A Bit of Background
When I tell most people where I was born I usually get two responses: "Why you no look Asian?" and "Do yah speak China?". As far as the first question is concerned, I don't look Asian because my parents were Caucasian expats from England and Australia. So, as genetics would tell you, I came out looking Caucasian, not Asian. Although, my mum did once mistake an Asian baby for me, but that's another story. As far as the second question is concerned, no I don't speak Chinese. Since Hong Kong was a British colony until the end of the twentieth century, most people I grew up around spoke English, not Chinese, causing my inability to speak "China"

Me and my Filipino amah (nanny)

No Chinese In School
I attended two schools in Hong Kong: an Australian one (to satisfy dear old Dad) and a British one (to satisfy my proper tea-drinking mother). Because the British school wanted the Chinese students to learn English, they weren't allowed to speak Chinese. Although Hong Kong isn't Communist like the rest of China, this strikes me as a very Communist thing to do, and, not to sound patriotic, makes me appreciate the freedom of speech rights I have in America.

Me flying first class on Cathay Pacific, an HK airline my dad flys for

Banana Trees
While China seems to have a knack for eradicating nature, it's still apparent when you visit that it is a beautiful country. Growing up, I remember being surrounded by banana trees, roosters, and lush gardens. I also remember the beautiful cobblestone markets and the occasional breathtaking beach (although, if you plan on going to Hong Kong, don't plan it as a beach vacation. Most of the beaches are disgusting, as it is custom in China to throw all your trash, sewage, and shopping carts into the sea. Nothing against the Chinese, but most of urban China is like this.) Point is, China can be a beautiful place, if you know where to look.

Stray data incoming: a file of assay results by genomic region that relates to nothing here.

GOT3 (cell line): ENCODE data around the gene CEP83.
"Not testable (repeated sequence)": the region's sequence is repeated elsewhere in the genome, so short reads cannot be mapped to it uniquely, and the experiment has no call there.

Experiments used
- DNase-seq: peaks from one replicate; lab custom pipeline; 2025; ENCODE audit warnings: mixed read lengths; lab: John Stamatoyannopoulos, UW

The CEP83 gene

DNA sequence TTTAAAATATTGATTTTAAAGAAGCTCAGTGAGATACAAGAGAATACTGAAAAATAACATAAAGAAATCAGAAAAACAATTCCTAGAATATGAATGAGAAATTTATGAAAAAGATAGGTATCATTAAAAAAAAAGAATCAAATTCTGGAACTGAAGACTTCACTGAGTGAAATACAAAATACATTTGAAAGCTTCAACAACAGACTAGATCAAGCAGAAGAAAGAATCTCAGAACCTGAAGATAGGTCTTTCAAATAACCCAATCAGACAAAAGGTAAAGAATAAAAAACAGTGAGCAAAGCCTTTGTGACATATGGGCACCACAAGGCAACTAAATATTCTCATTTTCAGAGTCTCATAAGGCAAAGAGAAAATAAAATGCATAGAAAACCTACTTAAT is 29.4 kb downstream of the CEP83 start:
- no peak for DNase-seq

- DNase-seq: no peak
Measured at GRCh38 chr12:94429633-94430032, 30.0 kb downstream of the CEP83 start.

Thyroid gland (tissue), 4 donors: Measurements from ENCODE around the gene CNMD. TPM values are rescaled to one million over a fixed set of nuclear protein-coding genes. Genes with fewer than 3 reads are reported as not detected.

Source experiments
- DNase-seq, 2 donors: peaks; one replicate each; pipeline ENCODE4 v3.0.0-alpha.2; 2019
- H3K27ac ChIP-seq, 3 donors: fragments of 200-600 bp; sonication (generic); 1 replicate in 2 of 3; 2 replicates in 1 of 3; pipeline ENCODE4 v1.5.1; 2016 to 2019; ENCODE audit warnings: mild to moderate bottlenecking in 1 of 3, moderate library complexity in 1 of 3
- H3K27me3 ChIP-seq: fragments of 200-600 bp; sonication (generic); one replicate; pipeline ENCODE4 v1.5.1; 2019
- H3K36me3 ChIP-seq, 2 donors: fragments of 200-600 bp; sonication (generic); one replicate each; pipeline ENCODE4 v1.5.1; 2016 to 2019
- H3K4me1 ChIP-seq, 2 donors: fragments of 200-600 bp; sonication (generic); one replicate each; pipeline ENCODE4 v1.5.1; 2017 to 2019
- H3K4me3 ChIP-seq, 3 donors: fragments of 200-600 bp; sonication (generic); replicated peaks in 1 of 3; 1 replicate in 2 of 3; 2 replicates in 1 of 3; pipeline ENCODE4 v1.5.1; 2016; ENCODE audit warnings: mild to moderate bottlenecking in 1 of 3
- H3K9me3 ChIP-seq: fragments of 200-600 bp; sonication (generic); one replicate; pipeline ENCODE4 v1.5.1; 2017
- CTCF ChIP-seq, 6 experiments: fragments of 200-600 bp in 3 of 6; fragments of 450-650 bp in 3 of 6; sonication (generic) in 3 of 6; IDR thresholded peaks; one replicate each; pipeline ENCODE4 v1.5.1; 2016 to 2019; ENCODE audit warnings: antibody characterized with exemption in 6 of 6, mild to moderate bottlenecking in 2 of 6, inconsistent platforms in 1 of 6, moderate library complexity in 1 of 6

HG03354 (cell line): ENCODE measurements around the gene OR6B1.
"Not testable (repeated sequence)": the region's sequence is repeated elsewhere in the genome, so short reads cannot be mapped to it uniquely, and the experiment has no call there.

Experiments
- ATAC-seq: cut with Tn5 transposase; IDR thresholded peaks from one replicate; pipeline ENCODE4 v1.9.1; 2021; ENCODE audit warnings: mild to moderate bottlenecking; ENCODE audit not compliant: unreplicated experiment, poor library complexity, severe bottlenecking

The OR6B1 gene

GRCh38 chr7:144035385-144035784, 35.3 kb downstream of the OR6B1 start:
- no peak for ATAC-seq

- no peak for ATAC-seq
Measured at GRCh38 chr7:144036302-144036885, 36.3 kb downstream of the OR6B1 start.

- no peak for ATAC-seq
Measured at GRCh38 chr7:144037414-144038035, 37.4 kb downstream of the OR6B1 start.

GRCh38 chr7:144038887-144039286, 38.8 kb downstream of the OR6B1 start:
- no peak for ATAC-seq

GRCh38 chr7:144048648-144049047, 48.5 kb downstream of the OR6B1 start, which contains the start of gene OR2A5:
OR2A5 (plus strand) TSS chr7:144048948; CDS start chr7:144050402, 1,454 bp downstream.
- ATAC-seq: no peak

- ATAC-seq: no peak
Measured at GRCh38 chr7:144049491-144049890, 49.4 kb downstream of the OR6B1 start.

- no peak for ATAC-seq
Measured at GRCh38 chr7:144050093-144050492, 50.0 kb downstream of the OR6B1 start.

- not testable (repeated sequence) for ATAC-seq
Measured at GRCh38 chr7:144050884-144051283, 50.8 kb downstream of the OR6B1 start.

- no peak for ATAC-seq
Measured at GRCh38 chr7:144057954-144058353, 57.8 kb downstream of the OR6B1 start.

Image courtesy of Garden of Eden

Pacific Place
Pacific Place: a giant mall filled with every store imagined. I consider it responsible for my existence, as my parents met in a taxi que outside of Pacific Place. Also, I consider the bookstore there responsible for my love of books, as I spent a lot of time there buying Rainbow Magic books.

Me kissing my baby brother

There you have it: a snapshot into my life in Hong Kong. My friend Liz also lived in Hong Kong when she was older, so if you want to see what it was like for her click  here.